Investors today face a dilemma. With the Dow still down nearly 30% from its peak, top investors like Chuck Acre, Whitney Tilson, and Warren Buffett keep reminding us that stocks are cheap.

On the other hand, every day, newspapers report another round of layoffs, and bleak headlines leave us all wondering how low stocks can go.

So if you think today's an utterly lousy time to invest, well, I certainly can't blame you.

That said ...
Do you remember the Internet bubble? I sure do. When the Great Bubble burst in 2000, I saw my portfolio fall directly into the commode -- down 40% in the space of a few months.

See, back in 2000, I bought into the worst of the worst tech stocks. The overhyped Palm IPO. The overpriced Sun Microsystems (NASDAQ:JAVA). The soon-to-be-bankrupt Winstar. But as the market slowly turned around, I eventually recovered my losses -- and then some.

Of course, the financial crisis we are facing today is far more widespread and threatening than the Internet bubble was. Nevertheless, over the course of time, I learned that building real wealth consists of three simple, timeless steps:

  • Earn as much as you possibly can.
  • Save as much as you possibly can from what you earn.
  • Invest those savings.

Working as many as five jobs simultaneously, my wife and I scrimped and saved. We cut corners. And no matter how much we took home from work, we strove (not always succeeding, I admit) to put away at least a third of our income for a rainy day. Then we invested it.

Invested in what?
I set out to describe the investment philosophy I learned from Motley Fool co-founder Tom Gardner. The result was a 2004 column I entitled "7 Steps to Finding Gems." You can read it for yourself just by clicking through the link, but here's the dime tour:

I invested in companies that:

  • Had superb management,
  • Generated significant free cash flow,
  • Grew that cash flow quickly, and
  • Traded for cheap prices.

How cheap? To keep it simple, I sought out companies selling for a price-to-free cash flow-to-growth (P/FCF/G) ratio of less than 1.0. It's really a fancy-pants version of the PEG ratio, popularized by legendary former Magellan Fund manager Peter Lynch. I prefer free cash flow over GAAP earnings as a measure of profitability; while GAAP profits may be good enough for the SEC, I believe free cash flow is a more reliable indication of financial health.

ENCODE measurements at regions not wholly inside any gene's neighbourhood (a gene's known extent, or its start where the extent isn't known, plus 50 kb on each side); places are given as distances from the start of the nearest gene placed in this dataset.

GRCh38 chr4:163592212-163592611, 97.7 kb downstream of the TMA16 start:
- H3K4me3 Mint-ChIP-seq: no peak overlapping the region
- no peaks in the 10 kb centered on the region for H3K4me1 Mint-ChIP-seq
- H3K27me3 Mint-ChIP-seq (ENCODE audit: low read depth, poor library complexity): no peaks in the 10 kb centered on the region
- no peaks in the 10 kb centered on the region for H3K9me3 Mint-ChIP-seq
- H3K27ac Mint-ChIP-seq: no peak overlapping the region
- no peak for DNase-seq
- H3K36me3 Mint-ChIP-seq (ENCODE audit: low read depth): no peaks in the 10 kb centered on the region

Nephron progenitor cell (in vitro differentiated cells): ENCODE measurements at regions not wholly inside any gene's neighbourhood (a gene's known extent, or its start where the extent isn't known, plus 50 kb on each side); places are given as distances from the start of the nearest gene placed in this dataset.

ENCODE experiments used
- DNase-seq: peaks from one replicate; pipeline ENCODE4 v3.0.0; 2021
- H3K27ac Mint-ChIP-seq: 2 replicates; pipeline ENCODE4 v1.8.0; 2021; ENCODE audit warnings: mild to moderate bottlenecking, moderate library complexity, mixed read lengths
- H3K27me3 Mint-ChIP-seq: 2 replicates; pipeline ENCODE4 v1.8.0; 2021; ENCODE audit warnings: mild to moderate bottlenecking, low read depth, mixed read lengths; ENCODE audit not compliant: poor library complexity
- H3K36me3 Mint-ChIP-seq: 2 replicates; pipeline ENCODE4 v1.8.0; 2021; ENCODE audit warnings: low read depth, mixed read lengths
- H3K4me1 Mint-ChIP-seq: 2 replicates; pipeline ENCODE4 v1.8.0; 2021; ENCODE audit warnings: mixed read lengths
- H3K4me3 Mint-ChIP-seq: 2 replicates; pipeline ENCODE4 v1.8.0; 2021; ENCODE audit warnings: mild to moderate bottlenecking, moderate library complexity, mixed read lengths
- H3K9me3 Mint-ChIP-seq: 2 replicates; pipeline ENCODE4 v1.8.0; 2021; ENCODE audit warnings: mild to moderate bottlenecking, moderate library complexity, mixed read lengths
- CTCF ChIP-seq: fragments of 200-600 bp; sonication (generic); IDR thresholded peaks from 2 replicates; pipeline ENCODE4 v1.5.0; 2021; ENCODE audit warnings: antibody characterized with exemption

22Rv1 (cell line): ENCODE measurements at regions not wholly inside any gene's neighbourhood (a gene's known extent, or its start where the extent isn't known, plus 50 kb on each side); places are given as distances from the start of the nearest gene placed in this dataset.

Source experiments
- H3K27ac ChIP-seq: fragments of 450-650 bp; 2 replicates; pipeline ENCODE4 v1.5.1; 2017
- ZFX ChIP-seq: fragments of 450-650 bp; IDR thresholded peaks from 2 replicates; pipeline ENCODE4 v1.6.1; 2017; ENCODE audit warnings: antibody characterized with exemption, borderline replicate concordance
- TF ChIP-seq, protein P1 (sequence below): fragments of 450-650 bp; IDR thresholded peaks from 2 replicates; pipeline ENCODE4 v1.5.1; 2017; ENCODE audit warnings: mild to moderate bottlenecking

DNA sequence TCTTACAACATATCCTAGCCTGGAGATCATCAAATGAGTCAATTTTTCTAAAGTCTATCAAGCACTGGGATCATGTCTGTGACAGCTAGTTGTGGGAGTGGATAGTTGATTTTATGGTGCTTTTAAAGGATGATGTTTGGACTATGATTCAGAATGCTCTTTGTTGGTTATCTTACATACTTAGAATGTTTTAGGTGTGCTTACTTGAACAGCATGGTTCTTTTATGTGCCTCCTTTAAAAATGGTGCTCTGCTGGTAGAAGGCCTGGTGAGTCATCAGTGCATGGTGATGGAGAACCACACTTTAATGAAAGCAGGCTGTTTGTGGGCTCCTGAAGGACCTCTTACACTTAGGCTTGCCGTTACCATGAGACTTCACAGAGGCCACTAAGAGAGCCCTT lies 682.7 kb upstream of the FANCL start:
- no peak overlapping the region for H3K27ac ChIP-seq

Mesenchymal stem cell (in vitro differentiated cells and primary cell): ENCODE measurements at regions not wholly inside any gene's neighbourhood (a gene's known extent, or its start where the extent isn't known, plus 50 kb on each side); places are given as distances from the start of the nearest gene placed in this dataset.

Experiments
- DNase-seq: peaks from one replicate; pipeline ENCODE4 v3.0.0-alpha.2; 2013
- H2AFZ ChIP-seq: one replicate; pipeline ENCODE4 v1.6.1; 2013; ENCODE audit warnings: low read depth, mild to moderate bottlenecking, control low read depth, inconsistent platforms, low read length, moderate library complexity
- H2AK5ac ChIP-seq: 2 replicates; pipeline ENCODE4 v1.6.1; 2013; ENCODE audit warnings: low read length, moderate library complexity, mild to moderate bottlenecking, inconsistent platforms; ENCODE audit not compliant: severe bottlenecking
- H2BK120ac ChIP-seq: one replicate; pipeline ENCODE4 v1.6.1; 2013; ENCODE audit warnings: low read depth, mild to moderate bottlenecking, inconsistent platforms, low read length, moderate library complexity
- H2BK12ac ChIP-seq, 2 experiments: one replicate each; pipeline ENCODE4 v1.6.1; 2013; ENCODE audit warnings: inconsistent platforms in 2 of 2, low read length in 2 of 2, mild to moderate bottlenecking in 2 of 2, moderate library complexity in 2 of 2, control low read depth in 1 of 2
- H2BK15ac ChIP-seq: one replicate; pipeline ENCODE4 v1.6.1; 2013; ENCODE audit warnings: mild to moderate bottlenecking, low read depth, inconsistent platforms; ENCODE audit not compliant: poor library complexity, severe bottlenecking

Now here's the best part
It was easy finding great companies that fit this criterion after the Internet bubble burst. But ever since 2005, I've been having trouble finding many stocks selling for as cheap as I'd like to pay -- until now.

Thanks to the Great Sell-off of '08, stocks finally offer investors today the chance to earn the kind of profits I reaped back in 2001-2005. Yes, even now that the market has "returned from the dead," bargains still abound. Running one of my favorite stock screeners in search of bargains last week, several likely suspects popped right up, each trading below my target valuation:




China Mobile Limited (NYSE:CHL)



Shaw Group  (NASDAQ:SHAW)



Smith & Wesson  (NASDAQ:SWHC)



Transocean (NYSE:RIG)



Synaptics  (NASDAQ:SYNA)



Panera Bread (NASDAQ:PNRA)



Data from and Yahoo! Finance. *Based on consensus 5-year earnings growth estimates.

Word to the Foolish
Now I cannot emphasize enough how you should use the names and numbers as a starting point only, for your research. Dig around in the newsfiles for these companies, and you're bound to find a surprise or two that may warn you away from them.

Take China Mobile for example. By any metric you choose, China Mobile seems one of the strongest prospects on the list. It sells for a tiny multiple to cash profits, boasts boatloads of cash in the kitty, carries only modest debt, and appears to be growing like wildfire. So what's the catch? Why's the stock so cheap?

Hint: Because it's in China
A famously tricky place to do business in, China also does a good job of confounding the individual investor. As a "foreign" firm, China Mobile need not file the 10-Qs and 10-Ks that we are all so familiar with. Instead, it sends the SEC opaque "6-K" reports, dozens of which you can find on the SEC's website ... and none of which give you any clue what lies inside. Invest in China Mobile, therefore, and you must be prepared to spend a lot of time wading through uninformative SEC-speak, in hopes of finding the data you seek. (Even worse -- the data may not be there at all. It's been more than four months since China last filed an update on its financials for ... June 2009. Data that's now six months old!)

Foolish takeaway
Now, none of the above means that China Mobile is a bad business, or a bad investment. But it does mean that investing in this company involves a bit more work than the average stock will require.

If you could use little help with that, though, then have we got a deal for you! At Motley Fool Hidden Gems, we don't let a little extra paperwork scare us away from investments that have walloped the S&P's returns for nearly six years. We tackle 'em with a will, convinced the rewards are worth the work. Take the service free trial on our dime for 30 days. No strings attached.

This article was first published March 10, 2009. It has been updated.

Fool contributor Rich Smith does not own shares of any company named above. The Motley Fool has a disclosure policy.